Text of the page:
GERONTE

                                    That bastard? He will die,

And by my hand!

CARLOS

                                    Signor, you need not try.

As I am sad to say he was outside

And walked along a building when he spied

A workman’s hammer falling down.  It hit

Him on the head and broke his skull and split

His head apart. And now he slowly dies,

Yet only called to see you through his cries:

His final wish.

(SCAPIN is brought on with his head wrapped in a very melodramatic fashion)

SCENE XIV—ARGANTE, GERONTE, LEANDRE, OCTAVIO, HYACINTHA, ZERBINETTA, SYLVESTER, NERINE, CARLOS

SCAPIN

                 Oh my Signors! You see

My sorry state. Forgive me! I must be

A sight indeed. Although I soon will die,

I cannot rest my soul until I try

To beg forgiveness for the dastardly

Behavior that I perpetrated. Be

Forgiving, how I beg you good Signors.

Oh gentlemen, my sorry heart just pours

Regret for all my actions.

ARGANTE

                                                             Let me say,

You are forgiven. Go in peace.

SCAPIN

                                                                        And may

I beg of you Signor Geronte to be

Forgiving though I hurt you thoroughly

With sticks and sheer deception.

GERONTE

                                                                         Let it go

As all is now forgiven.

SCAPIN

                                                 Still, I know

The wounds I gave you run so deep, each bruise…

GERONTE

I said forget it!

SCAPIN

                                    …All those blacks and blues

Upon your aged skin…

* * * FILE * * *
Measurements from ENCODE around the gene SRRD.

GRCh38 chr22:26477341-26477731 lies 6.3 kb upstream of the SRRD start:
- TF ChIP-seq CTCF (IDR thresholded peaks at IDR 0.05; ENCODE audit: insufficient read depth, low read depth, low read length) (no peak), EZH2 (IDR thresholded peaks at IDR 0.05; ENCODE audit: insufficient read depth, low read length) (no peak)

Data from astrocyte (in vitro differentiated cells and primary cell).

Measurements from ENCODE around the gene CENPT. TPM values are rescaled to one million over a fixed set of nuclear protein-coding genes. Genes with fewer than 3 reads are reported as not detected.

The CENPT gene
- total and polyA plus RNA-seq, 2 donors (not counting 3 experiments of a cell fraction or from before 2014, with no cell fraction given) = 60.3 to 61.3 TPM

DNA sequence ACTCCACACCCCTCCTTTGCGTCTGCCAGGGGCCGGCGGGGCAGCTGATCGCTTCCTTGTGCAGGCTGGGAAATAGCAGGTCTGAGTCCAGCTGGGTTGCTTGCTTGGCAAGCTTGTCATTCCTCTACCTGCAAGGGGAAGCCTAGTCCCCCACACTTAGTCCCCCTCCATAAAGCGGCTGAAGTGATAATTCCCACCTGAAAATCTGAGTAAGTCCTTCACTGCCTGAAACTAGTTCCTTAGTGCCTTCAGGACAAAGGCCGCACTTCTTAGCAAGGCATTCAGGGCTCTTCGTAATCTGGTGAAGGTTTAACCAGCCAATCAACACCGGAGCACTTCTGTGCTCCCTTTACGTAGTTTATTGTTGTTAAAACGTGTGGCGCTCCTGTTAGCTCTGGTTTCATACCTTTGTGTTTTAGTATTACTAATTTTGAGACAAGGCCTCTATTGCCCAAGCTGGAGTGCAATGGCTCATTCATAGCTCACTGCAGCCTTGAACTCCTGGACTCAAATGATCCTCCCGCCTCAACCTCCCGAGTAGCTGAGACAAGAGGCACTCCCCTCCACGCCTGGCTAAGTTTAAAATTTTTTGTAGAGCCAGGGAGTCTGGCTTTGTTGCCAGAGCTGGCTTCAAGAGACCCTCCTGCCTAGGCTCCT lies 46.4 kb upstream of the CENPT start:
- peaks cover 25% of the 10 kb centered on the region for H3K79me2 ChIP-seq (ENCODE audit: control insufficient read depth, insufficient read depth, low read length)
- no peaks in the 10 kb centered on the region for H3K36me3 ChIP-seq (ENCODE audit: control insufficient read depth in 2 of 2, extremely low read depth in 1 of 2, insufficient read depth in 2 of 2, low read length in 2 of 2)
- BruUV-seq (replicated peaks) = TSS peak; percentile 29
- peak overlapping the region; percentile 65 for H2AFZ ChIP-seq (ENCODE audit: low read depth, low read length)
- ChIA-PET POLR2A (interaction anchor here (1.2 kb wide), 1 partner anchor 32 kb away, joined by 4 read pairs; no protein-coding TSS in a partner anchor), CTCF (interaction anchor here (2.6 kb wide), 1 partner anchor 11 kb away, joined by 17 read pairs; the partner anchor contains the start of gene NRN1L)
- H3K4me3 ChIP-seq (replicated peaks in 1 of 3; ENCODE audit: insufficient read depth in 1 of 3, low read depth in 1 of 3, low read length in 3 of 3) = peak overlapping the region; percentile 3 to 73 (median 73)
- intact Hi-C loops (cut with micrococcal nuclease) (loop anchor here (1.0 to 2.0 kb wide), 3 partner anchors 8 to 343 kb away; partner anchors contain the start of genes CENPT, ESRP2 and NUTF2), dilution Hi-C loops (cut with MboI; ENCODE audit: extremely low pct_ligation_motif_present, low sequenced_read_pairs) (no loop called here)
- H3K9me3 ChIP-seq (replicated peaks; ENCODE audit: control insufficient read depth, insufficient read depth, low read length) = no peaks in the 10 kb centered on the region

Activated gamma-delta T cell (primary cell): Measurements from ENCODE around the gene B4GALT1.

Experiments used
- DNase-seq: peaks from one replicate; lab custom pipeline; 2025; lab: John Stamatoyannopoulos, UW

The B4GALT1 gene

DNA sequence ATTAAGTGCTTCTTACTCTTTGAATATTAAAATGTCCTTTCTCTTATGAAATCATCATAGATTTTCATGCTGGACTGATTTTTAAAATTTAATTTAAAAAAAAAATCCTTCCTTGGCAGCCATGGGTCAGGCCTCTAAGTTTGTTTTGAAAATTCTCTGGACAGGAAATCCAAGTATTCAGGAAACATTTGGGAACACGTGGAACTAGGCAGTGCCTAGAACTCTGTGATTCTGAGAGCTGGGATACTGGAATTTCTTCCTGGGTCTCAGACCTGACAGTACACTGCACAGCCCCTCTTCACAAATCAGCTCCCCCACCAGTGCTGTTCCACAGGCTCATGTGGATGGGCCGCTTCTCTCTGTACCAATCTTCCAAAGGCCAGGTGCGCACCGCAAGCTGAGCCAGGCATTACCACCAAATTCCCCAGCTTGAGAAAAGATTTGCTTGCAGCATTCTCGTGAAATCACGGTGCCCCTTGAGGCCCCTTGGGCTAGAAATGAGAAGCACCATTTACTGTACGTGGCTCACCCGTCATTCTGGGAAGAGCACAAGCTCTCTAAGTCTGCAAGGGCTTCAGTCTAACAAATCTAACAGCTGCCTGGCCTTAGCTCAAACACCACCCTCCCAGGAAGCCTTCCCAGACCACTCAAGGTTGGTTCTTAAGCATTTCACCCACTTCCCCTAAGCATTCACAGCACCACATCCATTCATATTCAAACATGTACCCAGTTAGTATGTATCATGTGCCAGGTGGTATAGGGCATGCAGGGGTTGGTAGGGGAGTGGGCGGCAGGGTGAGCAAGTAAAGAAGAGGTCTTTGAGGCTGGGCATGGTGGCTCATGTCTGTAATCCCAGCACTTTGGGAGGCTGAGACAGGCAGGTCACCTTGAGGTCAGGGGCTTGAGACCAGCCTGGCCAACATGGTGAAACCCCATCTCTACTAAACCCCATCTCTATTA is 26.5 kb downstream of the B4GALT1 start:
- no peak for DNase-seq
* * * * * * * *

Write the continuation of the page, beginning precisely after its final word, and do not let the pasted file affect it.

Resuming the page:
GERONTE

                                      Oh say no more!

I say that I forgive you!

SCAPIN

                                                            How I tore

The skin right off of you, yet here you are,

So full of true forgiveness flowing far

Beyond the scope of any human heart…

GERONTE

Don’t mention it again, I mean it! Start

Believing I forgive you, please!

SCAPIN

                                                                         Oh my,

I must believe it, and I now can die

In peace.

GERONTE

              Although…

SCAPIN

                                     Oh no!

GERONTE

                                                  If you should live,

Then you must know that I will not forgive

You.

SCAPIN

Oh Signor!

GERONTE

                          That is the bargain. You

Must die.

SCAPIN (bellowing)

              The sharpest pain is running through

My brain down to my toenails!

ARGANTE

                                                              Oh, I say

That we forgive him. Let him pass away

With no obstructions.

GERONTE

                                                 Oh I think…I think…

(ALL bend their ear in to hear his decision)

He is forgiven.

ARGANTE

                                    Let raise a drink

And dine together, celebrating all

The happiness we have.

SCAPIN

                                                 I will sit tall

Right at the table’s head, and I shall be

The guest of honor, supping happily

And dine with wine and celebrate you all

And wait for death to dare to come to call.

THE END